Objective: This study tested whether simulator-based training of pilot responses to unexpected or novel events can be improved by including unpredictability and variability in training scenarios. Background: Current regulations allow for highly predictable and invariable training, which may not be sufficient to prepare pilots for unexpected or novel situations in-flight. Training for surprise will become mandatory in the near future. Method: Using an aircraft model largely unfamiliar to the participants, one group of 10 pilots (the unpredictable and variable [U/V] group) practiced responses to controllability issues in a relatively U/V manner. A control group of another 10 pilots practiced the same failures in a highly predictable and invariable manner. After the practice, performance of all pilots was tested in a surprise scenario, in which the pilots had to apply the learned knowledge. To control for surprise habituation and familiarization with the controls, two control tests were included. Results: Whereas the U/V group required more time than the control group to identify failures during the practice, the results indicated superior understanding and performance in the U/V group as compared to the control group in the surprise test. There were no significant differences between the groups in surprise or performance in the control tests. Conclusion: Given the results, we conclude that organizing pilot training in a more U/V way improves transfer of training to unexpected situations in-flight. Application: The outcomes suggest that the inclusion of U/V simulator training scenarios is important when training pilots for unexpected situations.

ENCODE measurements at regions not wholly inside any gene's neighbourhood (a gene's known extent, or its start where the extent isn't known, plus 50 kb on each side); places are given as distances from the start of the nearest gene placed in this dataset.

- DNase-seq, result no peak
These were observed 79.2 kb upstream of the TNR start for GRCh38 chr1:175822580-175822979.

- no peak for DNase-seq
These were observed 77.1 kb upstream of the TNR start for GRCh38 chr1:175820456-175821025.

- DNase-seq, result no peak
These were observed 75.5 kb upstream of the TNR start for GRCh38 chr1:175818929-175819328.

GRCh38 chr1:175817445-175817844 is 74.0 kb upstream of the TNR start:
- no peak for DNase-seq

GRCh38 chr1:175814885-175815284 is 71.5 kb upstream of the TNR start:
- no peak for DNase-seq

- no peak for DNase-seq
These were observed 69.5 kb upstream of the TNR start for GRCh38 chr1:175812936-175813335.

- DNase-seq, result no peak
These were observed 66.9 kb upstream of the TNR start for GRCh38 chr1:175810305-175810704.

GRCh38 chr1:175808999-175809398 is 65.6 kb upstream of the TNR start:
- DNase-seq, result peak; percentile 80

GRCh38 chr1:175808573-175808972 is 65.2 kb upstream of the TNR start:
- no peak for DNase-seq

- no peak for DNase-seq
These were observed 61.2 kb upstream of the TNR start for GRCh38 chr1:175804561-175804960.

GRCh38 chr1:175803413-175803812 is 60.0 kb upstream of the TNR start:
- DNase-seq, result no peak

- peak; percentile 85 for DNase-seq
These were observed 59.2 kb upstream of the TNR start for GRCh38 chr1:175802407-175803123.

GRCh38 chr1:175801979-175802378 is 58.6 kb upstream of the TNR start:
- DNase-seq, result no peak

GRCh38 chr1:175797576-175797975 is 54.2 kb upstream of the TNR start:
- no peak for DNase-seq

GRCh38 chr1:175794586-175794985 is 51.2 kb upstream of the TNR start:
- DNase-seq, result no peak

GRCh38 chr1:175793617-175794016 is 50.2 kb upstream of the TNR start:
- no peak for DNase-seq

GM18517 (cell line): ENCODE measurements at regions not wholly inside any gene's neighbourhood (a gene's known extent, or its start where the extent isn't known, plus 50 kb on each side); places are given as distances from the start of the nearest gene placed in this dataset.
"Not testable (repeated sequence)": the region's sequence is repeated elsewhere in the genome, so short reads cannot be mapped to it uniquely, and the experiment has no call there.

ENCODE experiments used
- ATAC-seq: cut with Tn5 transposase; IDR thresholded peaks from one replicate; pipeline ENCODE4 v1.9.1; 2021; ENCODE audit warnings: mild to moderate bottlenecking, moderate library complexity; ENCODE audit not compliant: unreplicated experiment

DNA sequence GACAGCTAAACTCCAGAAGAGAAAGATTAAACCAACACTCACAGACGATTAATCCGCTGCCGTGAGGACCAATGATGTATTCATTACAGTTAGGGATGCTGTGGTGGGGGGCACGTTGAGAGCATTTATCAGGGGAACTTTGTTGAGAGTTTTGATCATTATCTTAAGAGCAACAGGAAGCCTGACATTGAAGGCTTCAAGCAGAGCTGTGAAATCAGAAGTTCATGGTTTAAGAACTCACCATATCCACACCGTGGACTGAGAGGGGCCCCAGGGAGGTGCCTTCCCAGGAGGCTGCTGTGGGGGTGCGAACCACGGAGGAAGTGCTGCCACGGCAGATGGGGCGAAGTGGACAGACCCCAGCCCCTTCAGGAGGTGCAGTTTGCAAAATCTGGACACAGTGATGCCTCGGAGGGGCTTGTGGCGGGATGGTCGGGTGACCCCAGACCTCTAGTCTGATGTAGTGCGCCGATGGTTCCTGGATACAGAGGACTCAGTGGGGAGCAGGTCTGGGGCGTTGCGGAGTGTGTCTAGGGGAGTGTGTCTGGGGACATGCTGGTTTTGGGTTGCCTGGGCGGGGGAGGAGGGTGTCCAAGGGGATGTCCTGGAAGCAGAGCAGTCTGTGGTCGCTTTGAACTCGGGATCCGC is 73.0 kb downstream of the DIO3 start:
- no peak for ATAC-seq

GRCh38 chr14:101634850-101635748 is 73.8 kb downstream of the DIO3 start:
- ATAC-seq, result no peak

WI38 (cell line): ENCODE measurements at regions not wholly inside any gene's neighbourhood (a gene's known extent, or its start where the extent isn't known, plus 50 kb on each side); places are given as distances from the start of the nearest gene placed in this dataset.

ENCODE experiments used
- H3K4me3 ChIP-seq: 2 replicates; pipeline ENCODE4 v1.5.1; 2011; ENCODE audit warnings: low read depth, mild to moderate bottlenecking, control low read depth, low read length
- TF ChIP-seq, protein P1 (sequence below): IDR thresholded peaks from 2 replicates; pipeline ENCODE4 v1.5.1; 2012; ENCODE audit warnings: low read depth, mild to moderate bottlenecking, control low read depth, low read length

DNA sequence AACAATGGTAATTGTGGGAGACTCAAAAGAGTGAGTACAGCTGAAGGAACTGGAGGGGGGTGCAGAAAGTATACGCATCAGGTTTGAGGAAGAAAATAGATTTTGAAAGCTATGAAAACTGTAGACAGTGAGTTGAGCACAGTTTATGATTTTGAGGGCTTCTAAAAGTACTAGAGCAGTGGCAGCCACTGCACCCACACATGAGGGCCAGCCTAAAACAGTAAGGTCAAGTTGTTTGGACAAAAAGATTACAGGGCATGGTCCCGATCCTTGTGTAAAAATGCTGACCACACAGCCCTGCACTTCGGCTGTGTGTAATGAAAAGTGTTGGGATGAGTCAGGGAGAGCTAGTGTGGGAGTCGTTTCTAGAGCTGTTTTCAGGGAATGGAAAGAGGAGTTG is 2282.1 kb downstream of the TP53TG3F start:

- flight simulation
- mental models